In re destruction...
There are really two issues to consider here: removal after deletion and
cleaning up from uncompleted transactions. Depending on your design, it may
be possible to address both through garbage collection. This won't be as
expensive as the usual disk GC case, since deletion is rare. If (during GC)
you build a database containing pairs of the form (container, entity), this
is sufficient to let you efficiently delete the liveness data without
re-traversing the objects. Since existing versions do not change, in
successive GC passes you only need to explicitly traverse newer versions.
Deletion of branch mistakes raises a philosophical question. Right or wrong,
these are part of the revision history. Is it a better design to delete them
or to provide some simple means to take a previous version of a line of
development and pull it back to the top. I.e. an operation that says:
On branch foo, make the version whose
sequence number is 10 be the top now.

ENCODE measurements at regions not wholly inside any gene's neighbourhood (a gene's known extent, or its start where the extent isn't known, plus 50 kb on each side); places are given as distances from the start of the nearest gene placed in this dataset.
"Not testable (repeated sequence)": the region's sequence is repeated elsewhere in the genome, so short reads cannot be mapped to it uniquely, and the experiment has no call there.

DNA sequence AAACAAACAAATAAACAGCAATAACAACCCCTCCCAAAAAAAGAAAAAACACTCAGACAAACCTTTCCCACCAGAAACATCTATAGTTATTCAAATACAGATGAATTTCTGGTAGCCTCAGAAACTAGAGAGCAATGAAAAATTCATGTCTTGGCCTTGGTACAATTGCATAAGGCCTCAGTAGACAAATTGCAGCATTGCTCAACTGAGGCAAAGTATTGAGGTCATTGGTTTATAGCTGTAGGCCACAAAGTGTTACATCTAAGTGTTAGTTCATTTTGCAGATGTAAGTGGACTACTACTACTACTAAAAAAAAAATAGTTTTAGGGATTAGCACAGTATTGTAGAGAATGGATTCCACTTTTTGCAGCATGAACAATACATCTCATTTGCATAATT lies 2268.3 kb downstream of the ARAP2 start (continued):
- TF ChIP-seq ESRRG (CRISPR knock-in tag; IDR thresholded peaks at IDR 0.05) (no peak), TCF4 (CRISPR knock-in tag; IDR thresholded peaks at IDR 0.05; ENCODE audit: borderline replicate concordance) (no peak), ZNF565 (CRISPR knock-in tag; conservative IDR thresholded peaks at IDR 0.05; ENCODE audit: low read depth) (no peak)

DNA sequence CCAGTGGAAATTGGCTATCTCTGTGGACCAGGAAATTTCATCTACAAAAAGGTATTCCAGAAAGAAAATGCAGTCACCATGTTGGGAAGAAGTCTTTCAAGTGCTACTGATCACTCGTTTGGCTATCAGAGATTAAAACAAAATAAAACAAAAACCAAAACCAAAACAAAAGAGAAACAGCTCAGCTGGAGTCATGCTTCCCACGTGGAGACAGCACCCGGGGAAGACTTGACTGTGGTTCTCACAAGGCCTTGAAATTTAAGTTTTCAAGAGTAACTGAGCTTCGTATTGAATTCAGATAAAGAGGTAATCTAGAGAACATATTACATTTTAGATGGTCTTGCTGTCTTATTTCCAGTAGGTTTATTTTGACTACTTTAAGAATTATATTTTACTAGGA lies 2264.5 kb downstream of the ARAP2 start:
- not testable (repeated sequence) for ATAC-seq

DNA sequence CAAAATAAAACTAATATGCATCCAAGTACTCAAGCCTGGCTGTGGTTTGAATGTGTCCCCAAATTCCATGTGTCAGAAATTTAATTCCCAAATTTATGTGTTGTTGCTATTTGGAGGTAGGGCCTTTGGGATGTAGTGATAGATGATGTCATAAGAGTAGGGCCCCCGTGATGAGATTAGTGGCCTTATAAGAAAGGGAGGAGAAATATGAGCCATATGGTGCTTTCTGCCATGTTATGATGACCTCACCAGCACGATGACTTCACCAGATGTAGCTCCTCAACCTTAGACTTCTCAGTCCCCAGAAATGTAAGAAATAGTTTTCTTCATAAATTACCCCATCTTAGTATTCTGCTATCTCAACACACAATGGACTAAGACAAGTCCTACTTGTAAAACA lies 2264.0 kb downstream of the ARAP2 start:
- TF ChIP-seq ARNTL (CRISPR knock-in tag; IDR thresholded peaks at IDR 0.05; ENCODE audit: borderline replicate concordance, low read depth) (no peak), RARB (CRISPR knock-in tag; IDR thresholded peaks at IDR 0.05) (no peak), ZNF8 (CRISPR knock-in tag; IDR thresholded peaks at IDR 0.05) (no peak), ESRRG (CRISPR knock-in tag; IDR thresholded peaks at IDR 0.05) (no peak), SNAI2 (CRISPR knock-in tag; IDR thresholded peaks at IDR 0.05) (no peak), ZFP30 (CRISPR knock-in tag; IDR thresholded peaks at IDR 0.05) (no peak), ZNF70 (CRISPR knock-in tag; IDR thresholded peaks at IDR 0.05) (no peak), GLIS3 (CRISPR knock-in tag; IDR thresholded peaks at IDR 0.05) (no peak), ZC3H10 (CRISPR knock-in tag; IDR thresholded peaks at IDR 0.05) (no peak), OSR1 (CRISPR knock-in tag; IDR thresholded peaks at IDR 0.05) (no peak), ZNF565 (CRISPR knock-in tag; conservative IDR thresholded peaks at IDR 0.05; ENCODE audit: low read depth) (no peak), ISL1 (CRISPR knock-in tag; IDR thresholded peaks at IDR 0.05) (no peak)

For secure system development, the traceability requirements prohibit
deleting any part of the history.
Disk space issues are a tough nut. My take on this is that there is a
philosophical difference between deleting something and moving it to
tertiary store. Archiving can be thought of similarly. On the other hand,
the cost of disk is dropping fast enough that adding more disk may be the
right answer. I just priced a half-terrabyte RAID system at under $10k (dual
channel), and there is another (single channel) going at around $7.5k
One issue you did not mention, that is really messy: deleting in response to
a court order. Suppose you unintentionally violate someone's copyright and
the court orders you to destroy all the copies... This may be a case where
being *unable* to comply is your only possible defense...
Received on Sat Oct 21 14:36:07 2006